Weird winter has given way to silly spring in my small kitchen garden. By last weekend I was about three weeks ahead of my usual pace preparing the soil and planting. However, I’ve been busy with other things, and am impatient to commit seedlings and seeds to the garden bed.
An abundance of applesauce and red pepper relish in my larder led me to create applesauce and red pepper relish cornbread for dinner tonight. It’s very satisfying to find ingredients from my garden to use in my cooking.
I’ve turned and raked nearly half the main bed, and it’s ready for three rows of pea seeds, a row of cauliflower and broccoli seedlings, and a row of lettuce and spinach seeds. I also need to find a spot for a bunch of romaine lettuce seedlings. Usually, I leave all these cold weather crops till April, but with daytime temperatures consistently in the sixties and seventies this March, I’m afraid I’ll miss spring veggies if I don’t plant immediately.
No Fresh Produce to Report
On this Post Produce day, I can almost claim to have fresh herbs. Last season’s cilantro plants have perked up, and spring onions I left in planters last fall are green and appealing. As well, young shoots are emerging from the roots of my tarragon plants… but I’m not harvesting any of these for another week or two.
Normally, our homemade red pepper relish ends up with cream cheese on crackers. I once posted about how to make red pepper relish. I plan my small kitchen garden to produce enough ripe peppers to make several batches of red pepper relish each year, though I’m branching out to other colors. Last season I made orange pepper relish, and this season I’m hoping for white pepper relish, purple pepper relish, and yellow pepper relish as well.
To celebrate Post Produce, I turned once again to my larder. With a pot roast in the slow cooker, I realized I hadn’t mixed yeast dough in time for dinner, so I decided to make cornbread.
Applesauce and Red Pepper Relish Cornbread
There’s a lot of applesauce in my larder, and we aren’t going through it as quickly as we used to. I like to use surplus applesauce in baked goods, so I promoted a jar from larder to kitchen. Then, it occurred to me that cornbread might be tasty if it had red pepper relish mixed through the batter. So, I pulled a 4 oz jar of last fall’s relish off the shelf.
Here’s the recipe I created using these two ingredients that began last year as produce from my small kitchen garden:
1 cup corn meal
1 cup all-purpose flour
1 tablespoon baking powder
¼ cup packed brown sugar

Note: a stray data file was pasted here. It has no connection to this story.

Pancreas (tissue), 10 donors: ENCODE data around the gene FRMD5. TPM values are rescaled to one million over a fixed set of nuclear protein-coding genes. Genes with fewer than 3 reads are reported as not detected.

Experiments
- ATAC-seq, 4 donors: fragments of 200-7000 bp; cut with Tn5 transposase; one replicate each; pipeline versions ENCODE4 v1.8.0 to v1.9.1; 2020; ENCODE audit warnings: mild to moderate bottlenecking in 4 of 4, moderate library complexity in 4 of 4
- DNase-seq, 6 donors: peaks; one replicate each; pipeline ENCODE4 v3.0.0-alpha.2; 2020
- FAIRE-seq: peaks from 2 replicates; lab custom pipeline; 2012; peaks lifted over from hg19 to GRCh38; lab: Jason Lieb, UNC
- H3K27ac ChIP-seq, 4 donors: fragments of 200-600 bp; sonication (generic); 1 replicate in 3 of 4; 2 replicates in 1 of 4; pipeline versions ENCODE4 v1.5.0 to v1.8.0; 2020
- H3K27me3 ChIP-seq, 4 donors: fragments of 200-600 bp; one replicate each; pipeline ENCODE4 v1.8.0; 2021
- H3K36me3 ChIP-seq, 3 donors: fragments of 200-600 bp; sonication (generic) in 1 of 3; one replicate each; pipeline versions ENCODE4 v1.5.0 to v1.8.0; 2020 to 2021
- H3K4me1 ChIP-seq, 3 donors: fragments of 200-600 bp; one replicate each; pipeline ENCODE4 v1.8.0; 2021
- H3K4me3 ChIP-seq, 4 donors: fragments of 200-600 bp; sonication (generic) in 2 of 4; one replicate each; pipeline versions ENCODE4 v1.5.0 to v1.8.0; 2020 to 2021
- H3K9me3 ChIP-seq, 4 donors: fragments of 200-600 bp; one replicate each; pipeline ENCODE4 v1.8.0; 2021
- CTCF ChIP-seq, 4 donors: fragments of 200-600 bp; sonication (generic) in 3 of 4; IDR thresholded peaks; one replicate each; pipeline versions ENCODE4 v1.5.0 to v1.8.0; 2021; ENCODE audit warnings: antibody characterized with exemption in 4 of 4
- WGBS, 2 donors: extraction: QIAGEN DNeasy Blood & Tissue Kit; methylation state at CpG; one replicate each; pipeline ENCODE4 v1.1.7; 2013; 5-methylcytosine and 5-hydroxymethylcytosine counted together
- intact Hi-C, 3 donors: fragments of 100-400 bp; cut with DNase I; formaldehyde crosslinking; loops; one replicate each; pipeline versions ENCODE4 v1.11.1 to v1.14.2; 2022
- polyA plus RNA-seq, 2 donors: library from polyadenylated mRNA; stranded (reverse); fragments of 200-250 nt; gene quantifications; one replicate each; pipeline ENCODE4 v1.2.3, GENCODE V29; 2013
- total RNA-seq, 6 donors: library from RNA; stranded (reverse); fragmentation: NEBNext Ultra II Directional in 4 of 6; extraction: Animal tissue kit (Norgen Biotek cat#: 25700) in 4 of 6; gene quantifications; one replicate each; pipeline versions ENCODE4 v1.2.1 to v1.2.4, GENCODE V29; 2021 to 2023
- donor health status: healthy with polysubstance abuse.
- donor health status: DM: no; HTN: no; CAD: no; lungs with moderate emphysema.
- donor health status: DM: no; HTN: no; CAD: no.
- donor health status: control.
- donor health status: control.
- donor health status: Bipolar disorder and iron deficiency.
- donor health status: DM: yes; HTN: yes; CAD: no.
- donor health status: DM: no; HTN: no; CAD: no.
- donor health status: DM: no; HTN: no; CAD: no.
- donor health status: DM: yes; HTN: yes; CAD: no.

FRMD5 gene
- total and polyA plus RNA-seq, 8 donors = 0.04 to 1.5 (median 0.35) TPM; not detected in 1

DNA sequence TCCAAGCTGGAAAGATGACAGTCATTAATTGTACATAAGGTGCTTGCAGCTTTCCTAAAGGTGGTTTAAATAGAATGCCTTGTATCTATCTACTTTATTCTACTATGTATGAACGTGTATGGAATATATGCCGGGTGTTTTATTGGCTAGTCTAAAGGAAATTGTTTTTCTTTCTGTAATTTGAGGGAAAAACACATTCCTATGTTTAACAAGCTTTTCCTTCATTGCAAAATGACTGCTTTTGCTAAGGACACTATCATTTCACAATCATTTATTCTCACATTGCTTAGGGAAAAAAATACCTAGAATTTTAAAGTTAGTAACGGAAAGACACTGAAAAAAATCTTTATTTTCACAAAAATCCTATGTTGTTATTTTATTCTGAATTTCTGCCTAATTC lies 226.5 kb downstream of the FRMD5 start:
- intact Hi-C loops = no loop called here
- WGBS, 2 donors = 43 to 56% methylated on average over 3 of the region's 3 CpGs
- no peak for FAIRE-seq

½ teaspoon salt
1 cup smooth applesauce
½ cup milk
4 oz red pepper relish
4 oz grated cheddar cheese
Set your oven to 375F degrees. Combine the cornmeal, flour, baking powder, brown sugar, and salt in a mixing bowl. Thoroughly mix the applesauce, milk, egg, and relish in a separate bowl. Beat the wet ingredients into the dry, agitating them just enough to make batter.
You can see flakes of red peppers in the cornbread, and darkened cheddar cheese melted into the top. I baked mine a tad hot and suggested a lower temperature in the recipe. Even though my cornbread looked sketchy coming out of the pan, my family admitted it was good. (Got lucky this time.)
Pour the batter into a greased 9” by 9” baking dish, or a 10” diameter round baking dish. Then distribute the grated cheese evenly over the batter. Bake for 30 to 35 minutes—a tooth pick should come out clean if you stab through the top crust.
There’s a lot of sugar and pectin in this cornbread, so it may darken quickly. The surface, sides, and bottom may form an elastic crust that traps in moisture and results in a slightly doughy bread. If you find yours a bit tough to cut, yet soft and bordering on gooey inside (but you like the flavor enough to try again), decrease the cooking temperature and increase the cooking time.
Post Produce is ON!
By this date in April, I’m confident my Post Produce post won’t be about food from my larder. There should at least be herbs, and quite likely lettuce to harvest. I look forward to the possibilities and hope to see many more participants in the monthly Post Produce celebration.
Please share what you’re eating from your garden. Once you’ve posted on your blog, return here and enter the link in the grid below. Other readers will find their way to your blog, and maybe you’ll meet more food-growing enthusiasts. I’ll certainly have a look… even at posts from warmer climes; they’ve been making me feel a bit envious through these inappropriately warm months of winter.